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Hundreds of British Gas engineers received dismissal notices after refusing to agree to “tougher” employment terms imposed by the company’s controversial ‘fire and re-hire’ scheme.

The new contracts imposed by Centrica, the owners of British Gas, required full time engineers to work an extra three hours per week and stipulated they would not be paid a higher rate to work ‘anti-social hours’ when required on weekends and public holidays. Whilst the terms were accepted by most employees and trade unions, the GMB staged over 40 days’ of strike action in protest against “mass sacking” and “bullying” of its members.

According to the Guardian, Centrica reported its weakest earnings on record earlier this year and has lost more than three quarters of its market value in the past five years. Furthermore, British Gas has lost over three million customers and seen profits halved over the past decade with 15,000 jobs being cut. The changes are geared towards safeguarding the future of the company.

The dispute has been running for over six months and according to the GMB, 350,000 planned annual service visits were cancelled resulting in a backlog of repairs at around 250,000 homes, a claim that Centrica dispute.

Is British Gas within their rights to change their employee’s contractual terms? If not, what are the consequences?

There are circumstances where an employer can lawfully change its employee’s contractual terms but the correct processes must be followed.

An employer may wish to make a change that is permissible under the terms of the contract as some contracts contain clauses entitling changes such as changes to location, responsibilities or more broadly to any term of the agreement. However, such a right has to be exercised carefully and subject to a reasonableness test. Even if there is such a clause in a contract, it may not be wise for an employer to rely on it in the case of varying an employee’s pay as there is a likelihood that this could breach the implied term of trust and confidence and could result in the employee resigning and claiming constructive dismissal if they have the qualifying period of two years.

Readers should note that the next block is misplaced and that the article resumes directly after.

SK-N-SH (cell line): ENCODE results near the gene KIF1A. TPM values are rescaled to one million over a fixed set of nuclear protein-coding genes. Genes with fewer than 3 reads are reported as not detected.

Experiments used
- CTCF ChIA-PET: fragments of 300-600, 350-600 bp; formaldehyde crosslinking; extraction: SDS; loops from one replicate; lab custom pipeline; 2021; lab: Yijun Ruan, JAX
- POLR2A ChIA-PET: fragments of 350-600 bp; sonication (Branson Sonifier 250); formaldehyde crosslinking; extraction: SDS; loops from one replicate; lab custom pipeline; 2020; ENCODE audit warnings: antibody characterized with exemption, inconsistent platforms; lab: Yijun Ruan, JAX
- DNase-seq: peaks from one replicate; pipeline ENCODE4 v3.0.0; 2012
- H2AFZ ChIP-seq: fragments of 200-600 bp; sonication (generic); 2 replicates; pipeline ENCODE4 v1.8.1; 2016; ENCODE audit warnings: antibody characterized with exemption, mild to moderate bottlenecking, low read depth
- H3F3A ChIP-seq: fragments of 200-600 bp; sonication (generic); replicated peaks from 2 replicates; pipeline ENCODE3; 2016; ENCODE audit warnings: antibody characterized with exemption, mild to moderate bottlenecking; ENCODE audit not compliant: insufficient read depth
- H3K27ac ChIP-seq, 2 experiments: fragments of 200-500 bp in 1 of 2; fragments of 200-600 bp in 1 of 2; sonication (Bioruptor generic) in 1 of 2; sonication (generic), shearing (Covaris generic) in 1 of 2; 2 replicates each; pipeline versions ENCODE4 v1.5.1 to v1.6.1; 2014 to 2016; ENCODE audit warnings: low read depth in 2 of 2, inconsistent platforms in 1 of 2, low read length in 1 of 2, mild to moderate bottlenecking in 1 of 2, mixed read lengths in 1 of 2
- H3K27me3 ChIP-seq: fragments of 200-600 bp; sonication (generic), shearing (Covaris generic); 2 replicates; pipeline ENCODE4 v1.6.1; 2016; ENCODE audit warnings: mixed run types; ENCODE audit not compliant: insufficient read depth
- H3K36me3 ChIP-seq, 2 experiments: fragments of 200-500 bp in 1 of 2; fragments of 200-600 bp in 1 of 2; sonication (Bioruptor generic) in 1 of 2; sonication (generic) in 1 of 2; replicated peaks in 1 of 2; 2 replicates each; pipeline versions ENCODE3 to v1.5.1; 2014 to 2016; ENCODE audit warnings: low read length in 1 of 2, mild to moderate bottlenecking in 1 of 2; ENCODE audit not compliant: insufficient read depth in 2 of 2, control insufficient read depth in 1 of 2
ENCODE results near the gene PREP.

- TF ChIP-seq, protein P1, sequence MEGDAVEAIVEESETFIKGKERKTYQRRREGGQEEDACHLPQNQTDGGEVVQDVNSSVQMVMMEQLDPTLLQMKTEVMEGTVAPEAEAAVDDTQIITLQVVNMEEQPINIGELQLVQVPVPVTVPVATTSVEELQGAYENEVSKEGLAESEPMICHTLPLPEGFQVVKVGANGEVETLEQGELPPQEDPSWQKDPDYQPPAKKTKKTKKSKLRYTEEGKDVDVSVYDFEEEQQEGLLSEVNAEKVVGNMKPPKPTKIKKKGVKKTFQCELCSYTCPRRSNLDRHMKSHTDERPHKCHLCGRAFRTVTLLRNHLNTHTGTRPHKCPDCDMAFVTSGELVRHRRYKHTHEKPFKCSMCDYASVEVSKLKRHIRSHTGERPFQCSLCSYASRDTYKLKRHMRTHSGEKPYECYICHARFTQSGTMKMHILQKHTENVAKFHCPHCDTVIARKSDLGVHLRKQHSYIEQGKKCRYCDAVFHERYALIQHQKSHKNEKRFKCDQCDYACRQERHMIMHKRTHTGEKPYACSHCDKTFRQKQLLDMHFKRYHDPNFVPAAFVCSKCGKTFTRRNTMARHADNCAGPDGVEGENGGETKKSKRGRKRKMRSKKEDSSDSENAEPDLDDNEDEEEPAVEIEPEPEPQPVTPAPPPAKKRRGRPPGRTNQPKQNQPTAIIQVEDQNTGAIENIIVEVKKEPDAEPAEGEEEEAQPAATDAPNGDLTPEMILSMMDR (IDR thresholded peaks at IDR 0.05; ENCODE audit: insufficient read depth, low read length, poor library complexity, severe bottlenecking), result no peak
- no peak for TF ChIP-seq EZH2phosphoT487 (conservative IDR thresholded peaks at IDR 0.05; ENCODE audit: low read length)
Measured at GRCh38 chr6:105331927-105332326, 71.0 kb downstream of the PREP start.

In respect of varying pay, the employer could simply start paying the employee less without their agreement and issue a new contract reflecting this change, however this is not wise in most cases as it could result in a claim for unlawful deduction of wages and the employee could be entitled to receive back pay.

The most effective way to change an employee’s contractual terms is to enter into reasonable consultation with the employee (or their trade union/elected employee representative). If 20 or more employees are affected by the proposed changes then the statutory collective consultation rules must be followed. In both cases of collective and individual consultation the employers negotiating mechanisms may slightly differ but discussions should always take place about the reasons for the change, how it will affect the employees and the consequences of failing to agree to it. The employer must negotiate in good faith, taking into account the points raised by the employees and looking at alternatives to the proposed change.

Once negotiations with the employee have been concluded, if an agreement is reached the employer can issue new contracts and may not need to give notice to terminate the old one. If no agreement is reached, and the employer wants to proceed with the contractual change, they would need to give notice to each employee affected and issue a new contract coming into effect immediately after the original contract comes to an end. This will be dismissal and re-engagement which is also known as ‘fire and re-hire’. However, if the employee decides not to accept the new terms, then they will be dismissed.

This is something of a last resort for employers as it is seen as a high-risk approach. In taking this course of action employers should be mindful of the exposure to employment claims such as unfair dismissal and breach of contract. An employee may claim for breach of contract if they have not been given the correct notice or paid in lieu of notice where this is permitted in their contract.

An employee with two years’ service may bring a claim for unfair dismissal if they are dismissed as a result of failing to agree to a contractual change.  An employer may be able to successfully defend such a claim if they can show that the reason for dismissal was for “some other substantial reason” such as a legitimate business reason for the proposed change. An employer would also need to show that it acted reasonably in dismissing the employee for not agreeing to the new terms which includes properly consulting with the affected employees or trade union representatives. At the moment, it has not been reported as to whether Centrica carried out a reasonable consultation process in respect of the changes to the employee’s contracts. There are likely to be further industrial actions as the dispute continues and we will endeavour to provide updates accordingly.

If you wish to discuss changing terms and conditions of employment or for general employment law advice, please contact us via email or on 020 8858 6971.